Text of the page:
For those in the know, the RCOphth Eye to Eye Ophthalmology podcast historically interviews the lead for national recruitment every year around interview season. with a 20-30 minute QnA session. It offers an interesting insight into how the process is organised, structured, and gives real insight into what they are trying to test for. Our blog post summarising the last interview is here: https://stinterview.com/2021/02/04/eyetoeye2021st1ophthalmology/
This year Adam Bates has joined as the new lead for national recruitment for ST1 ophthalmology interviews, and in the podcast, he answers some really interesting questions about the process. We’ve listened to it and would also like to share our notes below.
You can listen to the podcast here: https://podcasts.google.com/feed/aHR0cHM6Ly9hbmNob3IuZm0vcy9jYjM3OWJjL3BvZGNhc3QvcnNz/episode/ZDEzMDU2YzYtZDg5MC00YjQ5LTgwYmQtNDVlOTI0ZmIwMWZj?sa=X&ved=0CAUQkfYCahcKEwiQ6vW4zo39AhUAAAAAHQAAAAAQAQ
We’ve put in bold and underlines the most high-yield and relevant facts for you all below.
Will recruitment be virtual? are there any plans for a F2F style?
- Virtual for the foreseeable future
- Feedback from candidates are that they are happy to do it virtually, people found more comfort in going back F2F.
- Interestingly interviewers liked to go F2F due to the social element of interviewers.
Would 1 station still be a valid assessment?
- Statistically, the communication station was the most robust out of the other interview station.
- A longer process doesn’t mean it’s more validated or fair.
- Future years may incorporate back a clinical station if it’s felt to be necessary, but no plans for now.
What happens if you disconnect during your interview?
- Interviewers all have a back up phone numbers.
- Only 1 candidate was offered a repeat interview due to IT issues.
What about mark scheme variability? How subjective is this?
- Clear instructions for all interviewers
- This year, they have introduced two assessors for each portfolio, any descrepencies between the two interviewers is flagged to the head of recruitment for arbitration.
- They made it quite explicit regarding what points are going to be awarded for what achievements.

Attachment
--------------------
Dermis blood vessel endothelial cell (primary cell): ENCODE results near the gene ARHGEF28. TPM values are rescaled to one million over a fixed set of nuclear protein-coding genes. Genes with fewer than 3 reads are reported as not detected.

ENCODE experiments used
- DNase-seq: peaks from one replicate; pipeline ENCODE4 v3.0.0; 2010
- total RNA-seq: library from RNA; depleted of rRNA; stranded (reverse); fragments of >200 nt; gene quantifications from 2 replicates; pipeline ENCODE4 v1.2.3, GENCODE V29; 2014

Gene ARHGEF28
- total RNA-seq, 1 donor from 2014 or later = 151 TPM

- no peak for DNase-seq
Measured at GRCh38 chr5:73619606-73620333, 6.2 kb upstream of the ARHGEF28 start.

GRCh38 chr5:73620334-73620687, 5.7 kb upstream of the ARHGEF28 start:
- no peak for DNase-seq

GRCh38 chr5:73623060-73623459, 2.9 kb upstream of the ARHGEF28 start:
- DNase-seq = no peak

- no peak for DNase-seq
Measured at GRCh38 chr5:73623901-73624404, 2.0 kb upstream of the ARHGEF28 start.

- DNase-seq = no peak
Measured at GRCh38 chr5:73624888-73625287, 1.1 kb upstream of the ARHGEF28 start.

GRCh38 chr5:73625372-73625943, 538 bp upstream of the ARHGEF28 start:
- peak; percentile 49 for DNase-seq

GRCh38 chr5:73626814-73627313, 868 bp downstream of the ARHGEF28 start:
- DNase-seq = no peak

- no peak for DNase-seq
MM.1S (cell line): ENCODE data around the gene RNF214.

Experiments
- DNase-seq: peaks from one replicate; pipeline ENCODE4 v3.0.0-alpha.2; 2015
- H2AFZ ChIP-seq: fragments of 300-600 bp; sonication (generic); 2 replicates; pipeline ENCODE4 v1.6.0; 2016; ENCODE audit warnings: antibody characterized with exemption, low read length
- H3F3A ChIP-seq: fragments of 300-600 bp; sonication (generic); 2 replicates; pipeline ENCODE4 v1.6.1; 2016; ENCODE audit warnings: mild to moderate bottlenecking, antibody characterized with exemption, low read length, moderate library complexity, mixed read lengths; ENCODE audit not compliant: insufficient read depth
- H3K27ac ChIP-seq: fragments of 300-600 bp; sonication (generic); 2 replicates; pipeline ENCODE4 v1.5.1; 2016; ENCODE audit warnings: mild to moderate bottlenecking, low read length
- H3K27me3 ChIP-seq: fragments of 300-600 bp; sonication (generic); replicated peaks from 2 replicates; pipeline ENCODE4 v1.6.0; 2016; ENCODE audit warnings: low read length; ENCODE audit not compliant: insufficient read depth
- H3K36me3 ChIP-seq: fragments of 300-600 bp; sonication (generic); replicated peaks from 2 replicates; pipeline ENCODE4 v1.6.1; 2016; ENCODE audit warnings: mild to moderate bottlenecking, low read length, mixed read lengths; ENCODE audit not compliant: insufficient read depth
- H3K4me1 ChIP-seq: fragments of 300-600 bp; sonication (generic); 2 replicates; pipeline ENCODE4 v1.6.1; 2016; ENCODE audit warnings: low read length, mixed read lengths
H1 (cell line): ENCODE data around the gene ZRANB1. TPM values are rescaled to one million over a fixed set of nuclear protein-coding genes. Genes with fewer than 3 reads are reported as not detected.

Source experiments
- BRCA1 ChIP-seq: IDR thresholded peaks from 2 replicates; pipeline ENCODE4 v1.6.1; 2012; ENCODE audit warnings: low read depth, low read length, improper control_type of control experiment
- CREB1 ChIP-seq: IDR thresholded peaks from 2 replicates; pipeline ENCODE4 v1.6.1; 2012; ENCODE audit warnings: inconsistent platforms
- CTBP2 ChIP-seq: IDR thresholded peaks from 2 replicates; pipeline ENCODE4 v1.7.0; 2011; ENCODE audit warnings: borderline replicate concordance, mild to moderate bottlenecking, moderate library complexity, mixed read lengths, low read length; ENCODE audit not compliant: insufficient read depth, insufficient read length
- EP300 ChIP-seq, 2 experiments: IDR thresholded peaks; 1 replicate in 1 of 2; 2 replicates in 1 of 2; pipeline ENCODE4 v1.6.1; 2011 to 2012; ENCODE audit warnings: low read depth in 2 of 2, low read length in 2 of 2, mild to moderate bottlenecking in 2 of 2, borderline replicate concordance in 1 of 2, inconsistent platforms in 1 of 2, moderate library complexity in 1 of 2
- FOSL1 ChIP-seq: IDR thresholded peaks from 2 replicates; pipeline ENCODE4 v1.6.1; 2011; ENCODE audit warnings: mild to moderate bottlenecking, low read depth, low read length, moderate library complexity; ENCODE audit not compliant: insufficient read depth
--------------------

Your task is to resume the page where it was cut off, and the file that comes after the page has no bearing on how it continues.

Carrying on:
What are bigger changes?
- 1 less mark for MSF – but also more for excellent results
- Intercalated degrees removed from grading – the reason is a nationally
- Marks for named courses such as microsurgical skills courses are removed – simulation training of any sort is now awarded. Up to 4 hours of any simulation can be awarded for 1 point – this simulation activity
Some pearls to get the marks for your portfolio
- Vaildating evidence as clearly as possible – signed by a consultant supervisor, evidence of what you actually did is important
- This is particularly the case for an online things like an e-article or ebook – make it explicit – how many times has it been downloaded or bought? What is the impact?
What are the future aims of national recruitment?
- Improve inclusivity to black applicants.
What is happening to ST3 recruitment this year?
- From 2024 – all ST3’s will have to go through the ST1 route, and at their first ARCP, they may be able to move to ST3.
- The idea with this is it’s a more robust way of assessing these on a WBA and real-world assessment.
What are the impacts on LTFT and training numbers?
- General trend of UK and NHS – moved to people maximising work life balance and not working 5 days a week. This has an impact on service progression.
- They are expanding the number of posts by 2 this year – aiming to improve in areas with a lack of staff.
- There is a redistribution process as well for 5-6 years timeframe – moving away from more well served regions like London, KSS, Thames Valley
What is your best advice for an applicant this year?
- Read the exam instructions properly.
- For portfolio marks: If you want to make it clear that it’s a national or international meeting – you need to make this clear why you think that’s the case to the person doing the assessment.
- Communication station preparation – people do go to courses, people have said this is helpful.
- Give the patient time and listen to what they have to say… use active listening…
- and always check that you have answered all their questions
“What is the level of ophthalmology knowledge this year?”
- It has to be appropriate for a new ST level
- Usually this will be a medical thing with an ophthalmology related focus, and this will be the case this year.
- The process is fair – They are not out to trick you, examiners are standardised and this process is meant to select the best candidates who will become future colleagues.
- Do your best to evidence your portfolio – As much as you can, a signed letter, and what evidence you have towards which marks you should deserve are important.
- Don’t neglect clinical knowledge – Whilst it is becoming clear this is not directly tested, the strongest candidates will have a solid basis to communicate around. Things like driving standards and common management plans should be learnt (especially around medically-related conditions) , and you should practice articulating this.
- Make sure your call set up is optimised – This is an exam, treat it as such, all the way from dress, to background appropriateness, to technical quality and issues. Whilst concessions will be made for technical issues such as calling you on the phone, it is additional stress that you should try and avoid.
- Practice, practice practice – Although the advice is to show up and be you and be yourself, this is an exam and bringing your A-game to the consultation will be key. Given that communications is in the spotlight, there is no reason not to sharpen your comm’s skills prior to the interview. Practice the key skills mentioned like active listening, and making sure you’ve explored all the concerns.